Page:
Contrariwise, only the most radical of radicals would dispute the essential difference between men and women. The claim itself is preposterous: Men can impregnate, women cannot; women can give birth, men cannot.
Moreover, much scientific testing has discovered profound differences in the way men and women think, behave, and react; and as any parent knows, such profound differences begin at birth (some say even earlier) -- so they are not simply constructs of an oppressive society, as the most radical feminists argue.
One can easily find many compelling government interests in promoting traditional marriage over SSM (and over polyandry):
Each of these interests is compelling in itself; and traditional marriage promotes all of them. And please notice one point: Not a single one of these listed compelling government interests is in any way driven by religion. In fact, I myself am not in the least religious, yet I support all of them.
- To raise the fertility rate, so our population doesn't dwindle (as it has in many European countries), causing society to collapse.
- To provide a more stable, well-rounded environment for raising children, thus lowering crime, drug use, and other socially destructive behaviors.
- To mate the aggressive male personality with the loving female personality, in order to civilize the former and embolden the latter.
- To prevent the objectivization and abuse of women by restricting men to but one wife, not the harems we find in, e.g., the ummah and among primitive tribal cultures.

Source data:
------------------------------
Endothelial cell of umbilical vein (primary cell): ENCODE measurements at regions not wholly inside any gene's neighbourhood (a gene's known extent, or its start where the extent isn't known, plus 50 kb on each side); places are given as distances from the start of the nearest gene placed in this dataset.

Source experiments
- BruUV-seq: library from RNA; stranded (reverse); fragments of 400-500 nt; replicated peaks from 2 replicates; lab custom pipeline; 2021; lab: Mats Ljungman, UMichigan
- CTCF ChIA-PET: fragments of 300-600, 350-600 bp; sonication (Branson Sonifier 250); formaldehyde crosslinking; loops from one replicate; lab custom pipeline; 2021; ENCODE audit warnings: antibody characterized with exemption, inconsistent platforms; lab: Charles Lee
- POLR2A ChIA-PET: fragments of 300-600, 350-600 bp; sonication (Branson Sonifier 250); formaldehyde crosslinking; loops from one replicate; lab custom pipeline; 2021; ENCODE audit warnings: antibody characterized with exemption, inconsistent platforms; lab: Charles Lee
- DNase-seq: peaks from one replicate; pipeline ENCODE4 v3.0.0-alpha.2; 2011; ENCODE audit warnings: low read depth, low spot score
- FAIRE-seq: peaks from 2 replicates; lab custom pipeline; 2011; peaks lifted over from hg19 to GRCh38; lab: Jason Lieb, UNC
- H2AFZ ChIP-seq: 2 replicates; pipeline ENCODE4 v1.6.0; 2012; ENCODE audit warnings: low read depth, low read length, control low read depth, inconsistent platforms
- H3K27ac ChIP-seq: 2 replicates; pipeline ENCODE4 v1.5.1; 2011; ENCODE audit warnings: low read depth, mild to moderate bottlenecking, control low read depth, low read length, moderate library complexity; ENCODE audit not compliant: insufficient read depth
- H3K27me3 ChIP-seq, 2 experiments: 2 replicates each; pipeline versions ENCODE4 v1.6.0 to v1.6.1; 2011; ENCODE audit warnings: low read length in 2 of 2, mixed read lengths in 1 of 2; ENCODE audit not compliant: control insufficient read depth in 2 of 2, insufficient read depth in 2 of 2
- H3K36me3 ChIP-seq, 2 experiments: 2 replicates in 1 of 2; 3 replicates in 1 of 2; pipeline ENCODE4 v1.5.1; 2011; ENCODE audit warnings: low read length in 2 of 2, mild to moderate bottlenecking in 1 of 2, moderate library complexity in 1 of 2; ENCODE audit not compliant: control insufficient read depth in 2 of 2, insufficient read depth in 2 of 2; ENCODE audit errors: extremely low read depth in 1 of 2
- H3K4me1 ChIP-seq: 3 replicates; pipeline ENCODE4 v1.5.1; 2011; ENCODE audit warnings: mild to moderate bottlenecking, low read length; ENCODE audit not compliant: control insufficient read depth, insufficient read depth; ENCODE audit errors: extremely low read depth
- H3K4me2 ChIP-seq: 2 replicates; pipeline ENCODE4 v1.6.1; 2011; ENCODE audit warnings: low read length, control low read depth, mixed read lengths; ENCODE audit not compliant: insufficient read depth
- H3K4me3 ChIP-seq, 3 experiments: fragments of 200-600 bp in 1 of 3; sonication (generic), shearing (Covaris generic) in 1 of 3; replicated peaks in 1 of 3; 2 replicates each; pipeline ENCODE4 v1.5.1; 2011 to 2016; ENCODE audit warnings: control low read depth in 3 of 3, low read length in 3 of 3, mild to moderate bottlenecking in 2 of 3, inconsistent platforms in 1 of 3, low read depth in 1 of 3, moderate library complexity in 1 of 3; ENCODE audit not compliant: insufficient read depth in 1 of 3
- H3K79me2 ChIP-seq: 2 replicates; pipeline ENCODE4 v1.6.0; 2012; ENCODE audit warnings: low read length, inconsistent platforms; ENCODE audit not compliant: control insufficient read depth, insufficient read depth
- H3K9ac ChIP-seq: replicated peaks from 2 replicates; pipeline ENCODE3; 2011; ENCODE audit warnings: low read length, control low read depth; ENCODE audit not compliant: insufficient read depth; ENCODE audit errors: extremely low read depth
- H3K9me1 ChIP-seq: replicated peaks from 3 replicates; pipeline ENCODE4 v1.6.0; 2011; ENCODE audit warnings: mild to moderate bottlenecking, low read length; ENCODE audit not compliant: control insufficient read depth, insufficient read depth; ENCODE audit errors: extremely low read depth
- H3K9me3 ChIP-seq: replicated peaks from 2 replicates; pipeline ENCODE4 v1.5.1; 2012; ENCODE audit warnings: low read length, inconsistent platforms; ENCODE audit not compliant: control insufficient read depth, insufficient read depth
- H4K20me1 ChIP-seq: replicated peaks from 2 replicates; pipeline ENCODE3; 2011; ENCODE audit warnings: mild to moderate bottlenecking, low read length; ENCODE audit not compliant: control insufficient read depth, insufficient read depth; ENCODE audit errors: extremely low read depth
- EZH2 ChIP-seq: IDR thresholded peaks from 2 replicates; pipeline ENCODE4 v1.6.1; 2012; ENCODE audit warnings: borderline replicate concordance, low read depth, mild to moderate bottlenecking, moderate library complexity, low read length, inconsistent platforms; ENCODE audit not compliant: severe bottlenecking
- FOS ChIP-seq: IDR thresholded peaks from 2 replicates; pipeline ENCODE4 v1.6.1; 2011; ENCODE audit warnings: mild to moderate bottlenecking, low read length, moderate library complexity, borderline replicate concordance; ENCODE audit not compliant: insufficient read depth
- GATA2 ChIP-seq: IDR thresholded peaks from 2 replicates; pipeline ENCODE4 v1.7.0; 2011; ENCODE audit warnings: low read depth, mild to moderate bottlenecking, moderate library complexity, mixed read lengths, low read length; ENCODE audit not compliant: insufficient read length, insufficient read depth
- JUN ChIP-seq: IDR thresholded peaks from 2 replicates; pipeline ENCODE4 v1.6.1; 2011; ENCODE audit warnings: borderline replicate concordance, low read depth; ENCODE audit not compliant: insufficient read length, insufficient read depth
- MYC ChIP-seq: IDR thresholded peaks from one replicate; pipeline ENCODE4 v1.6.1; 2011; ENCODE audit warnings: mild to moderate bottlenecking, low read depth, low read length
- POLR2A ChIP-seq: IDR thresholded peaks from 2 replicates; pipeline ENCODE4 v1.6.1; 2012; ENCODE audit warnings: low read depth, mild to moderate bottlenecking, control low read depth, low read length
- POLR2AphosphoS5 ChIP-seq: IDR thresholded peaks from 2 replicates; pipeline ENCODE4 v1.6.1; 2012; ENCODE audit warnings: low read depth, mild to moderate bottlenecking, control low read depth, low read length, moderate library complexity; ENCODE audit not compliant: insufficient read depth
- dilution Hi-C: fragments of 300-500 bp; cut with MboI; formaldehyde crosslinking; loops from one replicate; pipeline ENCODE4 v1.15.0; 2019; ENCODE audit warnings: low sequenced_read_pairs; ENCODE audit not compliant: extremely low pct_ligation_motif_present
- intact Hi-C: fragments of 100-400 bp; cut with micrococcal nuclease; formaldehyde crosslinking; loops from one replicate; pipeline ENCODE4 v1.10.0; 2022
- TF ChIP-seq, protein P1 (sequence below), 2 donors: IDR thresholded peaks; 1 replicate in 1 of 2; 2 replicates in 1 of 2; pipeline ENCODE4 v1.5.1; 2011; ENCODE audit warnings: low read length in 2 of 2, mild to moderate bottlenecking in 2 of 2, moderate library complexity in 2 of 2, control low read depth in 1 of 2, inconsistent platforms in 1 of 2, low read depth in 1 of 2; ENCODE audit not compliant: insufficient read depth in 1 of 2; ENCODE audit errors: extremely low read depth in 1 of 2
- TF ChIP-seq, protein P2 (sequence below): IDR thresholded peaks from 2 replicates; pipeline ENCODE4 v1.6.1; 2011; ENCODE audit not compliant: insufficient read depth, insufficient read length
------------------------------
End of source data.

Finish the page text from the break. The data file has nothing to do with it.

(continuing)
- To promote marriages that tend to last longer and be more stable -- as research clearly shows traditional marriages do, compared to same-sex or polyamorous marriages -- which in turn makes society itself more stable.
Anthony Watts discusses his position on global warming: I’m Not Schizophrenic (And Neither Am I) | Watts Up With That?
I am a ‘lukewarmer,’ one who believes that the physics of climate change are not by theselves controversial, but who believes that the sensitivity of the earth’s atmosphere to a doubling of concentrations of CO2 is not yet known, but is likely to be lower than activists have claimed.
I suppose it should bother me that I am getting slammed at activist websites such as Only In It For the Gold, Deltoid and ThingsBreak because they think I don’t go far enough, and slammed again here and at The Air Vent because I go too far. Although I want to be liked as much as the next fellow, it doesn’t, because the reasons given for slamming me never seem to match up to the reality of what I write.
Sixth graders are taken on a field trip to a mosque, taught a nonstandard version of history, and led in prayer. No one would dream of "balancing" this with a similar field trip to a Catholic church, a synagogue, a Mormon temple, or even a Hindu temple. Why the difference?
I've attributed it to Islamophobia – of the religions mentioned above, only one has demonstrated, in the here and now, a significant population of shock troops willing to kill infidels. The others are much safer, even if you insult them.
Bookworm sees a larger pattern at play: We only hate what we fear — why liberals hate the church and pay lip service to the mosque
The interesting question is why the Left doesn’t perceive a similar separation problem when it comes to mosque and state. I think it has to do with the liberal’s perception of an institution’s potential power over the masses.